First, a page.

Saturday night and I’m running through the streets of central Edinburgh to an address written on a piece of card I’ve picked at random from a box. Colin Cloud’s task is to find me.
He didn’t see the card or even touch the box it was deposited in. It was one of several dozen I could have picked.
All he knows I’m within a ten-minute radius ... oh yes, and I have the antidote to the injection he has just given himself live on stage right in front of my eyes,
The sound of an ambulance stopping and doing a u-turn, its blue lights flashing, did spark a moment of panic before Colin, and the show’s audience, turned the corner to complete his mission, streaming it live on social media.
Starting this week, the forensic mind reader will attempt that unique, tense finale every night on the packed streets during at the Edinburgh Festival Fringe.
His skills as a reader of people are well known. Before you go in, you are handed a card and asked to jot down your date of birth, three words that best describe you, and a funny or amusing anecdote.
Careful what you pen though, as he’ll quickly deduce what you wrote, and then share it with the rest of the audience with jaw-dropping accuracy – a real ‘’how did he do that’’ moment which, no matter how hard you try, you’ll never figure out.
He’s a great showman as well as a man with an-nerving ability to challenge, if not shift, your perceptions, and one with a lifelong fascination with Sherlock Holmes – a link that is central to pushing himself that one step further.
This Festival Fringe show goes well beyond simply reading your thoughts.
In Expose he wants to challenge how we view our world as well entertaining us, and, having done that he then plans to takes his audience out of the theatre in search of an unknown destination.
This is where the Colin brings to life the legendary powers of deduction associated with Sir Arthur Conan Doyle’s famous character’s.
Well, last year he effectively killed a member of the audience nightly by stopping their heart beat, so this time he is putting himself on the line.
The idea came halfway through his 2015 Fringe run which earned five-star reviews and full houses, and by listening to his audiences’ feedback.
‘’Fringe shows last an hour, and last year I often over-ran - I felt I wanted to pack more into it, so by taking it out of the theatre and into the streets I can extend the performance,’’ he said.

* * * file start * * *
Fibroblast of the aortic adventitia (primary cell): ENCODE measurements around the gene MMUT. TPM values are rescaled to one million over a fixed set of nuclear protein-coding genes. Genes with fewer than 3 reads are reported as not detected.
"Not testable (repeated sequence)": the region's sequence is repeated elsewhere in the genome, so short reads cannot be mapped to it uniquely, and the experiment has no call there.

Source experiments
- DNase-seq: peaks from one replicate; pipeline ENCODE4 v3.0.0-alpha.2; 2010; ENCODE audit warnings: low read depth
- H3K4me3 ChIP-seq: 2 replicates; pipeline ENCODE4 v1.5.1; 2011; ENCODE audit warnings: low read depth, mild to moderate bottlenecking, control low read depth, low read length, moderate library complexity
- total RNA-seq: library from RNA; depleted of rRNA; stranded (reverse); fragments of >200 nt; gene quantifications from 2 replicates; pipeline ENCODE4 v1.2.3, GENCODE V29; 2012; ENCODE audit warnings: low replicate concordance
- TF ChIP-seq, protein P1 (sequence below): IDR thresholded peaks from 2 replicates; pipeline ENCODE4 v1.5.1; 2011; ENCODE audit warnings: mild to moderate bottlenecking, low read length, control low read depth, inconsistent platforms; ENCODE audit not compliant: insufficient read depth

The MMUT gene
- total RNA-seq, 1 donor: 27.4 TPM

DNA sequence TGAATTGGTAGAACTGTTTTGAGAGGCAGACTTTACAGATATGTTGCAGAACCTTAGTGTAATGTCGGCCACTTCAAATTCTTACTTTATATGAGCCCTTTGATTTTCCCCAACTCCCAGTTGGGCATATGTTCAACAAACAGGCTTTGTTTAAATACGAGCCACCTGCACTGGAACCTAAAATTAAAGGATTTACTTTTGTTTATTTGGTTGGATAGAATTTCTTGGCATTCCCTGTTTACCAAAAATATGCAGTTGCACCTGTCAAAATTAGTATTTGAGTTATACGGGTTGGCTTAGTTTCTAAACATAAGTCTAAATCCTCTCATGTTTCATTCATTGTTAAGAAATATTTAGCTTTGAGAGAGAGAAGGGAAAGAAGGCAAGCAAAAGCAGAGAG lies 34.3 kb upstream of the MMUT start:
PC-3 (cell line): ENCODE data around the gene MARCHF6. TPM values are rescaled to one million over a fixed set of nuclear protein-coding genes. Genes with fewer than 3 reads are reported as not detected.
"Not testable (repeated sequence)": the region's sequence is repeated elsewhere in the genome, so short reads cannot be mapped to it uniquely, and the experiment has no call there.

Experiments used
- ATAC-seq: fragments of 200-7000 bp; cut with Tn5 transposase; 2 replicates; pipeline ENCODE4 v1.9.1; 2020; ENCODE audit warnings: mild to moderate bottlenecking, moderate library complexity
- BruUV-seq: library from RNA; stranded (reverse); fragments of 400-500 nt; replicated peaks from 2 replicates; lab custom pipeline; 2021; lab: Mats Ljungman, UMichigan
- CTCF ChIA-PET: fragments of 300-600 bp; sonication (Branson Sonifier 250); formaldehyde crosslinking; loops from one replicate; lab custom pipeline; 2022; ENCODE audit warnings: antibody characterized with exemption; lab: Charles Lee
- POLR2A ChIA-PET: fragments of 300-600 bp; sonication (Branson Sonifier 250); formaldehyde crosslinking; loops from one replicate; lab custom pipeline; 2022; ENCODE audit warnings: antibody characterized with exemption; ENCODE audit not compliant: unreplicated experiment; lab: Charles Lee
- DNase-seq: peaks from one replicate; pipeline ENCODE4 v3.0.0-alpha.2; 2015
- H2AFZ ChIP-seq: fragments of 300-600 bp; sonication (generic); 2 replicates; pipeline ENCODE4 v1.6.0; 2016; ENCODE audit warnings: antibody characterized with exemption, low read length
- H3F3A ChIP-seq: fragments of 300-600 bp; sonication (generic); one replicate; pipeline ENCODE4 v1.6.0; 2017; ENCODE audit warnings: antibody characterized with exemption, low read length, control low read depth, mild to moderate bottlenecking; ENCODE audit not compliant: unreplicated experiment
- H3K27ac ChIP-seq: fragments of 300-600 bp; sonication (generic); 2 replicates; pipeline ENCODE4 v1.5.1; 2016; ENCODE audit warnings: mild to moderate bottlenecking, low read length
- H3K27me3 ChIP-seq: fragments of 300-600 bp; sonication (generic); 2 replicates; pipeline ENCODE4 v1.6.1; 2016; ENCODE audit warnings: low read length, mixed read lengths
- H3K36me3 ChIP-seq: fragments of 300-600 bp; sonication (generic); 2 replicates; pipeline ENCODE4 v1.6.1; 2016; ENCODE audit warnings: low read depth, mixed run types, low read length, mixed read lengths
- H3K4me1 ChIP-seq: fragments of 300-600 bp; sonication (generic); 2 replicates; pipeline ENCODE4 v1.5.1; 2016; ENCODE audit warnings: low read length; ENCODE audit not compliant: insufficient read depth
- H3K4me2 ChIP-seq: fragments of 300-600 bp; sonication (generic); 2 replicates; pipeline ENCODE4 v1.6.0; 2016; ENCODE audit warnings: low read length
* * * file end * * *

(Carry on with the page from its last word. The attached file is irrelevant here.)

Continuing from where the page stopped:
‘’I also wanted to get back to the time of vaudeville when these sort of stunts were first done. I’ve always been fascinated by them and wanted to put my own spin on them so when we go outside, we also film it live on Periscope.’’
How he locates the person is, of course, the mystery that no-one can solve.
‘’We’ve been asked if there are stooges, trackers, even sniffer dogs,’’ he said.’’There are none.’’
‘’They are at an address picked at random by an audience member from a sealed box - I only know they are within a ten-minute radius but there are hundreds of streets to choose from in Edinburgh.’’
And the fact the volunteer carries the antidote to the injection adds sense of drama and urgency.
‘’It could be potentially lethal,’’ admitted Colin, ‘’We spoke to lots of people before doing it.’’
‘’It has to be dangerous enough but also give me enough time to find the antidote without putting myself at risk.’’
The show was previewed at the recent Festival of Magic in Edinburgh, and was a huge hit with audiences, but it has since undergone some changes.
‘’I’ve tweaked the first half and I’m really happy with it,’’ he said. ‘’I’m really trying to challenge the way people think and how they fit in; there’s a subtle shift from just doing mentalism and comedy. This has an extra element to it.
‘’I’m not trying to convince anyone of anything. I want them to have as magical an experience as possible.’’
The show certainly struck a chord with audiences at the magic festival - and their views helped to re-shape it too.
‘’I started planning this half way through last year’s Fringe run, and then I start pulling together ideas to see how they connect
‘‘I was then in London hosting the ‘The Illusionists’ for three months, so I’d grab a few hours in my dressing-room to work on it. I’d also come off stage with all the energy and buzz from the audience and feel motivated. Then I took my 2015 show to Adelaide, and started scoping this one out! ‘‘ With the preparatory work done, the acid test is taking it on to a stage, and that’s where the Festival of Magic came in.
‘’Those first shows were the toughest I do. My brain is thinking about the show, the script, the audience and what they are thinking.
‘‘And I can’t just rehearse sections of this show - I have to do the whole thing. If an audience only sees a few minutes it doesn’t paint the whole picture; it’s like a play as well as a show.’’
It’s also a fascinating, compelling hour of theatre; one in which you are involved in from the very start.
It should be high on your list of ‘must see’ shows
>> Colin Cloud: Expose is at the Med Quad, Underbelly (Venue 302) at the Fringe from August 3-28. Tickets priced £8.
Details at EdFringe